Dear alumni/ae and friends,
The death of a friend and a colleague takes the breath out of you. Tears and near tears become daily companions as you begin to come to terms that life has taken on a new normal. This summer, we lost our cherished colleague, the Rev. Dr. Dale P. Andrews
. Dale was larger than life with his deep booming laugh and voice, his generous sense of humor, and his passionate care to widen the circle for more to enter into the conversation and have a respected voice.
Dale’s death has hit so many of us in the solar plexus—many of us imagined that we would have more time with him, though we knew the days were being limited by the cancer he was battling. Such was not to be. We celebrate his legacy of giving back to those around him in great ways and small. We honor his memory in our commitment as a school to continue to insist on our mission to engage, prepare and encourage this generation and future generations to live an active faith in a world that desperately needs to see and experience lived
compassion and justice. We hope to establish a scholarship fund in his memory, so I encourage you to keep an eye peeled for an announcement in the future. We will miss him.
As tinges of mourning rim the beginning of this new academic year, we look forward to welcoming a new entering class and greeting returning students. This will be a full year as we begin to put meat on the bones of our new curriculum that will launch in the fall of 2018. These are both exciting and challenging times for theological education. We are mindful about where we have come from and use our past to help us think more carefully about those things we need to carry forward into the future.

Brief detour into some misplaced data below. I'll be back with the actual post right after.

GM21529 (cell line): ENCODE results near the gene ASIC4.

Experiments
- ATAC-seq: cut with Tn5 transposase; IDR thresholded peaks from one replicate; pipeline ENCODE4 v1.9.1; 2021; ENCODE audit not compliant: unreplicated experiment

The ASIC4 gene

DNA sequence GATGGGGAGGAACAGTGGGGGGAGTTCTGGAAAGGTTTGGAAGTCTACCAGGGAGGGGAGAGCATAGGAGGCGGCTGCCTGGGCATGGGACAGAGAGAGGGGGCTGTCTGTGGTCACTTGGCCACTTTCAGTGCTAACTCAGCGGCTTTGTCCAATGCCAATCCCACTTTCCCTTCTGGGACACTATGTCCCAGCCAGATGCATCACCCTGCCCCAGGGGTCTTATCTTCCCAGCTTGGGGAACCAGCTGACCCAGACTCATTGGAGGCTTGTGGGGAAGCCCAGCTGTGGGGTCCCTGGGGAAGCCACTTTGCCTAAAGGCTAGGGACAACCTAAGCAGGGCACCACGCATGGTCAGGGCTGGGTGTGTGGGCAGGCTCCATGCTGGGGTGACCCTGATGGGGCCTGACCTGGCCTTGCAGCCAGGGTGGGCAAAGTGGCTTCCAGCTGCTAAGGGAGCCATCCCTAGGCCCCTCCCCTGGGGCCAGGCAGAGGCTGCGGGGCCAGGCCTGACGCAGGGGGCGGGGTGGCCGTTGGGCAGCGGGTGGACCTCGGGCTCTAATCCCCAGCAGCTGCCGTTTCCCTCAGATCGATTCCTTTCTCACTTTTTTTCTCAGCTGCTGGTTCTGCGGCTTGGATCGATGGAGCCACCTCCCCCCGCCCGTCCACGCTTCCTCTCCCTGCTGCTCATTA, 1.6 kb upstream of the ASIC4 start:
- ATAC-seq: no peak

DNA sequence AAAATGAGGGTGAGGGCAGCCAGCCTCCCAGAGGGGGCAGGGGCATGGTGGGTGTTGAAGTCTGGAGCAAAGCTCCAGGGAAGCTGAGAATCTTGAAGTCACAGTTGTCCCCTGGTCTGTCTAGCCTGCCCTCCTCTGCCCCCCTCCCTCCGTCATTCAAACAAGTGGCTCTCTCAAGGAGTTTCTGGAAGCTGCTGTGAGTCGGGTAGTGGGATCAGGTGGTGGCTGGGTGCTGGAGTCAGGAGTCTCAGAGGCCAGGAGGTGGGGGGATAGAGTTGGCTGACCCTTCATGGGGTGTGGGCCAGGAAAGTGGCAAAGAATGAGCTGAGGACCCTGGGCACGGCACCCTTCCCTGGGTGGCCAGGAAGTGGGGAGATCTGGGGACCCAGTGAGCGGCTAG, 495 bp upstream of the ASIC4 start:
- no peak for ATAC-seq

There are new ways we must incorporate into how we teach and learn—not as theological sergeant-at-arms, but as guides and interlocutors; not as moral curmudgeons, but as vibrant ontological witnesses to possibilities as well as failures and successes; not as rigid benchmarks that never change, but as individuals who seek God’s ongoing revelation in our lives, in our schools, in our religious homes, and in our hearts. Welcome to this new year at the Divinity School, and I invite you to join us on this magnificent adventure of faith.
Emilie M. Townes
E. Rhodes and Leona B. Carpenter Chair
Professor of Womanist Ethics and Society
Meet Teresa Smallwood, the new associate director of the Divinity School’s
Public Theology and Racial Justice Collaborative.
Amy Jill Levine has co-authored a
children’s book that imaginatively retells three of Jesus’ parables from the perspective of first-century Jews.
Keri Day, PhD’09, has joined Princeton Theological Seminary as associate professor of constructive theology and African American religion.
Visit our job listings for alumni/ae and current students.